Tuesday, October 30, 2012

Don't Blink, You're Next

I can remember as far back as being a teenager, staying the summer with my MaMa, and being in a grocery store and the bag boy (that's what they were called then, I have NO idea what they are called now) being less polite and respectful than what I thought he should be when speaking to my MaMa. She was already showing small signs of feebleness, not quite as alert, and I remember thinking the kid was rude and could have been more patient with her.

A few years later, the setting is once again in a grocery store, this time I was just out of high school and working in one myself, as a cashier, and one of the bag boys (they were still called that) was less than what I thought he should be to an elderly lady.

My grandmother died at the very young age of seventy two and I was just twenty four myself. I carry memories both good and bad, around with me for a very long time. And as the episode with my own grandmother had only been about six years prior, it was the first flash of memory I had when the bag boy standing behind me acted like it was a bother for him to carry out the one bag the elderly lady whom I had just rang up her groceries, to her vehicle for her.

I remember not saying a word. It was a slow morning, so I signed off/locked down my register, took the bag and walked the lady to her car myself. The little old lady chitter chattered all the way through the parking lot and continued even after I loaded her one little bag of groceries into her car. She was obviously starved for conversation and a kind face and I tried to give her both.

Today as I sat in my doctor's office, waiting for the second time in less than three weeks to have my eyes checked, I began to take in my surroundings. The only people/patients in the building when I first arrived was me and a lady who looked to be close to eighty years old. She walked slow, but fairly sure, just a tiny small limp.

My eyes had already been examined and I was sitting in another room waiting on the doctor when I heard the doctor's assistant begin to perform the little old lady's examine. There were no doors shut to any of these rooms so I could hear every single word that was said to the other patient.

Now, while the assistant was not mean, rude or disrespectful in her examination, she did seem just a might bit more stern than necessary. Whatever it was she was trying to do required the old lady to remain very still and to not blink. Now personally, I think blinking works just like scratching. The only time you have to itch is when you can't scratch.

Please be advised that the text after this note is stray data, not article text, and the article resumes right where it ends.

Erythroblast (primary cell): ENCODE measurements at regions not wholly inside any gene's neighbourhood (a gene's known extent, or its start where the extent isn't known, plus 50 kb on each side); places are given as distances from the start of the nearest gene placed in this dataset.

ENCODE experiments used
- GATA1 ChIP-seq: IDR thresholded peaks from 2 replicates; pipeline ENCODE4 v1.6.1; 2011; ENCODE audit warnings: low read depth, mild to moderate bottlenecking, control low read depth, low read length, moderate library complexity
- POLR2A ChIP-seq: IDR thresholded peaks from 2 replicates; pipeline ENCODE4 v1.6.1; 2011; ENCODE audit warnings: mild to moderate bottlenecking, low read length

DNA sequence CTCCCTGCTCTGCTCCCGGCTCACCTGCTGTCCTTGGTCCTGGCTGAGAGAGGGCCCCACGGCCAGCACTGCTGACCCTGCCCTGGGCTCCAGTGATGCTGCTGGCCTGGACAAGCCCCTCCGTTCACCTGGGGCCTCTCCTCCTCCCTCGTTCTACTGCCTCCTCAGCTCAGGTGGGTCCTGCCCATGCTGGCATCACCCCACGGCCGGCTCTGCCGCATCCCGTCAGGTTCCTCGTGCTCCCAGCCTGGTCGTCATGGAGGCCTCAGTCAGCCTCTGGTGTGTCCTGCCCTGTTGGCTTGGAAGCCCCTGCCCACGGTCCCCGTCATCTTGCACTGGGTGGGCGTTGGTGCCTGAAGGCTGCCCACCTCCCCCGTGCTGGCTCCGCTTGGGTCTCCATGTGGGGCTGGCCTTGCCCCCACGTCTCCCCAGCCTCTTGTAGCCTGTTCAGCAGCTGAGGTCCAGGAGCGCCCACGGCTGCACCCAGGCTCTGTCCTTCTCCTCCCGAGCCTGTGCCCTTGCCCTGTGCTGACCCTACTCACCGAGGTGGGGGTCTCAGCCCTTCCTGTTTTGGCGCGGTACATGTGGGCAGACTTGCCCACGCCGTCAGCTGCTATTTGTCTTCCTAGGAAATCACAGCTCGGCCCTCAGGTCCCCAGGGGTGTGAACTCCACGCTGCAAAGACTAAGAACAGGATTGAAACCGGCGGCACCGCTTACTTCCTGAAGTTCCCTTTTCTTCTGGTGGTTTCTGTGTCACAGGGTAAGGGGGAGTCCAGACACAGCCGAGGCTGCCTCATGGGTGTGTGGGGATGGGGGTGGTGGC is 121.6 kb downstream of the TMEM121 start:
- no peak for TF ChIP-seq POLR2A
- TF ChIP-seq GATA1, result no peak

So the assistant is loudly (for hearing purposes I am assuming) and firmly telling the old woman she can not blink, to stop, stop, stop, stop blinking. Seriously? And the sweet elderly lady in her high pitch scratchy voice, that by now sounded like it had a slight tremble said, "This is the hardest thing I have ever had to do, I promise I am trying as hard as I can not to blink". The doctor's assistant said "I know, but you're going to have to try harder or we can't do this test, now think hard, and don't blink".

As I sat there, this all came full circle for me. I'll be forty nine years old in a few days. And while I am always very sensitive about elderly people, their feelings, and how they are treated, I do admit, that in the last few years, my sensitivity level has risen just a smidge. I wanted to go into the next room, take that elderly lady's hand, hold it and make conversation about something far, far away, so that she could quit trying to think about NOT blinking, and then she probably wouldn't blink so much.

There by the grace of God and all of those things that people say, go I. I'm not eighty years old, but I hope I see it one day. I don't have severe cataracts now, but I might one day, and it might be hard for me to not blink when they're trying to test my eyes. I can carry one bag of groceries to my car now, one day it might be heavier than I ever dreamed it could be.

I want to say to everyone young and old, the people who are always in such a hurry to be somewhere else, doing something else, to care about what is happening right now. Slow down. Stop for a minute and just breathe. Look around you and see who needs a kind word. A helping hand. Or just a smile. You know I tell all of you all the time, you should never stop learning. You should never stop growing. Well, I grew up a little more today. I want to be a better person, better friend for the rest of the time I have in my forty eight years of this life. And even more importantly, I want to live my forty ninth year of  life on this earth, learning and growing enough to make myself even more prepared to live my 50th. If I can do these things with success, then indeed, it will be a Happy Day of Birth for me.

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